With courage and charity

In 1993, when I was a young married man with a growing family, I received a magazine in the mail as a gift from Paul Morgan of the Peterborough Pro-Life Association—the first issue of Catholic Insight. This issue had articles on the media and the US election of the pro-abortion president Clinton, a selection from Pope John Paul II, and an editorial by the founding editor, Fr. de Valk, with associate editors David Dooley and Fr. Stephen Somerville. They wrote:

Our purpose therefore is threefold: to defend the Church; to educate ourselves; to help (re)-evangelize our corner of God’s vineyard. Our theology is that of the church ancient and modern: ancient because we believe in the unchanging teachings of the Church, modern because we happily accept the Second Vatican Council (1962–1965) as the radiant Catholic witness of our own day. Our method is that of helping the enquirer seeking truth to see some light despite being stymied or puzzled by the crush of false data. We will try to analyze falsehoods and, if necessary, point a finger in the direction where a solution may be found.

The effect of this manifesto on many of us young Catholics, living largely isolated and misunderstood by our culture and co-religionists who had in all appearances uncritically embraced modern culture, was tremendous. Finally, in spite of unrelenting preaching based on the gospel according to Karl Marx, we were no longer tempted to despair—the Church saw, and Providence had provided us with solace and hope in the form of a monthly magazine called Catholic Insight!

I think what we were most impressed with was the courage and charity of Catholic Insight: courage to speak unpopular truths, and charity in how these were stated—always for the edification of the readers. Catholic Insight from the first has been out of step with the times, much in the same way that the Saints are out of step, and holiness itself is out of step. Yet Catholic Insight has never been nostalgic; those who wanted a magazine to bring back the good old days were soon disappointed! Catholic Insight is topical, current, and relevant; romanticizing neither the past under the filtered memory of a false traditionalism, nor the present under the illusion of progress.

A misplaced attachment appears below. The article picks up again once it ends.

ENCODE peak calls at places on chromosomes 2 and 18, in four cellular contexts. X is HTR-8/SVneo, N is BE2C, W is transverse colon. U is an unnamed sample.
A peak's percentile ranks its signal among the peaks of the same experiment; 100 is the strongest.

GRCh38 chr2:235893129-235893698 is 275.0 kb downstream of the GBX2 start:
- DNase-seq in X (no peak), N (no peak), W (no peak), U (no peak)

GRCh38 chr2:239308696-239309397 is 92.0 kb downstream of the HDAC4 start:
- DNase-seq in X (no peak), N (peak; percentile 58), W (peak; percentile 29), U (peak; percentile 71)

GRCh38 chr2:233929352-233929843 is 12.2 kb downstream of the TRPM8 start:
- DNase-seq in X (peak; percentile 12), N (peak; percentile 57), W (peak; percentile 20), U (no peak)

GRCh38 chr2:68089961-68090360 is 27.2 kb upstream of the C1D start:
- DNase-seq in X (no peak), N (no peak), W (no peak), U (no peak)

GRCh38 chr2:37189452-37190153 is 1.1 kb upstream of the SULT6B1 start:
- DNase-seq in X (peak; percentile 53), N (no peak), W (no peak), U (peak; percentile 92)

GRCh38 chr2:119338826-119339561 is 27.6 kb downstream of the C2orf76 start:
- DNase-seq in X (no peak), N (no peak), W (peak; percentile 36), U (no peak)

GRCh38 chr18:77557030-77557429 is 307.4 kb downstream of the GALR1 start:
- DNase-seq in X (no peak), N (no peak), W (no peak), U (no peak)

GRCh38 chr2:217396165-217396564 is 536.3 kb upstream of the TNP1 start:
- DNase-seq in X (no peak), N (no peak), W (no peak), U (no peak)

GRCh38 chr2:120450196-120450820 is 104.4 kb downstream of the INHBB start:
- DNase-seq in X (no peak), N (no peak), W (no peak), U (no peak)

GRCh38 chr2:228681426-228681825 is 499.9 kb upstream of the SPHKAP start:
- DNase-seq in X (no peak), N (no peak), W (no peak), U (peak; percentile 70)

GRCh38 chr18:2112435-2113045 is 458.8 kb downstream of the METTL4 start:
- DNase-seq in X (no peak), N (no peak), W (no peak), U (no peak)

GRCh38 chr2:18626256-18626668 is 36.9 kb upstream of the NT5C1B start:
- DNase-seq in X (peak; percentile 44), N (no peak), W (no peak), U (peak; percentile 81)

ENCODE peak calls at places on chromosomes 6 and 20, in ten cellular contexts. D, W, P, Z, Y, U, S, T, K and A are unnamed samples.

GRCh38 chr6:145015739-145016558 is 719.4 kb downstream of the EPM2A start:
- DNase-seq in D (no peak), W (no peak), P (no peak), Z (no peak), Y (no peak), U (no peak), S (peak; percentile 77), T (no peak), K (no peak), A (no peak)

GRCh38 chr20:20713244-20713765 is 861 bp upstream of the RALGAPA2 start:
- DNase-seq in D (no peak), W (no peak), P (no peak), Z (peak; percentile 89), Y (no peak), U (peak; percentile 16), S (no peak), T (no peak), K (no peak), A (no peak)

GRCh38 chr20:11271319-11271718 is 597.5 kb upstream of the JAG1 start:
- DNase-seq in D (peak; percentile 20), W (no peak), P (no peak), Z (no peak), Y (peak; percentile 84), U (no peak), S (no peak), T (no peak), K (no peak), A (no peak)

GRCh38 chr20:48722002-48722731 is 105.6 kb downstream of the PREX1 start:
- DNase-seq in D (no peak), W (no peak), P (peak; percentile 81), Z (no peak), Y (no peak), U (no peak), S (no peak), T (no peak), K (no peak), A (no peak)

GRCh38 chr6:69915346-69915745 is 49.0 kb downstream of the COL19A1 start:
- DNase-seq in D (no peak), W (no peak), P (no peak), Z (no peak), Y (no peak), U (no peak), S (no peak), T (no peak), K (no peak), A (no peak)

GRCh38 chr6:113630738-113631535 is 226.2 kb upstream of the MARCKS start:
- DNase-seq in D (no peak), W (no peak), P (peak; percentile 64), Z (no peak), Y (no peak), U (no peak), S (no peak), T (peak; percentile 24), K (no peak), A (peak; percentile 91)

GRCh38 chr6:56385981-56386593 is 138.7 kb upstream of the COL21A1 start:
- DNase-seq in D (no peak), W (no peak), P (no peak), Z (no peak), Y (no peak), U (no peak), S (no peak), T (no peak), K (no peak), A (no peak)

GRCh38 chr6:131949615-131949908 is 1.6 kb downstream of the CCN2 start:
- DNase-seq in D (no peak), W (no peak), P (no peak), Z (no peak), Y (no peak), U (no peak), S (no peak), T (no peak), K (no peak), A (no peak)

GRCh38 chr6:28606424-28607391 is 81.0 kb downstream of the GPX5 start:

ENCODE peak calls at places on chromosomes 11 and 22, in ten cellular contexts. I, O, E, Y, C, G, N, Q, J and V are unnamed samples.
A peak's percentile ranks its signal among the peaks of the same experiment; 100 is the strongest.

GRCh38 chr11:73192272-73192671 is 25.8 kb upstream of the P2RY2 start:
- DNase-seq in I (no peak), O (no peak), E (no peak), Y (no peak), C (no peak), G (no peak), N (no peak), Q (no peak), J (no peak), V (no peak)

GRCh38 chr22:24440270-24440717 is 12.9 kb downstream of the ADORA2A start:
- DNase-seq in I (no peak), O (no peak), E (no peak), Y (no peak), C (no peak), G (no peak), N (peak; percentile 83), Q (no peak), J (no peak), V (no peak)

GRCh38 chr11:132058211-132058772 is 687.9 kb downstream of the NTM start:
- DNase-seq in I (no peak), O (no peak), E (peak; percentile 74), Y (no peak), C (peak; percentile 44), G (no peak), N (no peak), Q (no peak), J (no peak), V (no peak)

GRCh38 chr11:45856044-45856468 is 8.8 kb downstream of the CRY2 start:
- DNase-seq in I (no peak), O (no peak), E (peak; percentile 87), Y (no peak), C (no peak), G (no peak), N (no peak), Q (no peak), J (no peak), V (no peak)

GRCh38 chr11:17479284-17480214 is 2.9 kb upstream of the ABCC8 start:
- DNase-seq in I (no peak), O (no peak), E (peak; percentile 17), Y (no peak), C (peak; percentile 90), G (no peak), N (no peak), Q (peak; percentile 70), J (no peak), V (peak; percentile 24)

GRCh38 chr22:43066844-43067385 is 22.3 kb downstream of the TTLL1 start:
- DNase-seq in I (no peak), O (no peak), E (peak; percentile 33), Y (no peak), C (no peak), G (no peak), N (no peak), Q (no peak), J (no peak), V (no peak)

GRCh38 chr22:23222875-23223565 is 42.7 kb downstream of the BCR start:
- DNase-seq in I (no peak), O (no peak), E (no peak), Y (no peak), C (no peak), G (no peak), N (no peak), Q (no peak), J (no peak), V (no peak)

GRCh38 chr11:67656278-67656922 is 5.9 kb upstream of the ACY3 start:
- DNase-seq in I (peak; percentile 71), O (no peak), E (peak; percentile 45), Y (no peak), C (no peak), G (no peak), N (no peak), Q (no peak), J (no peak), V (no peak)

G. K. Chesterton once argued that if we want to keep a white post in a village square, we need to be always refurbishing it; to simply conserve it dooms it to a slow decay. This is certainly consistent with the Catholic mind and the mind of the Church. By my count, Catholic Insight has gone through six changes in style, content, and focus in order to remain true to its mandate, six refurbishings under Fr. de Valk’s editorship.

Now it is being refurbished in order to keep true to the founding mandate. We hope you will continue to find in Catholic Insight the same uncompromising delivery of the truth, always with the goal of helping keep the faith in the current culture war. The new Catholic evangelization of our Church and home begins with liturgical renewal, which requires a rediscovery of objective beauty in music, art, and literature. In the words of the Holy Father, “The encounter with the beautiful can become the wound of the arrow that strikes the heart and in this way opens our eyes, so that later, from this experience, we take the criteria for judgment” (2002 Message to the Communion and Liberation, Rimini, Italy). To this end, we are adding music, art, and literature to these pages to promote the restoration of the domestic church.

One final thing. We know that the culture war has already been won. We count it a blessing to be able to participate in the contest knowing the victory has already been achieved. We would not have it any other way: Christ has given us His church to guide us, His flesh and blood in the Eucharist to sustain us, and His Blessed Mother as our own to keep us faithful and hopeful.

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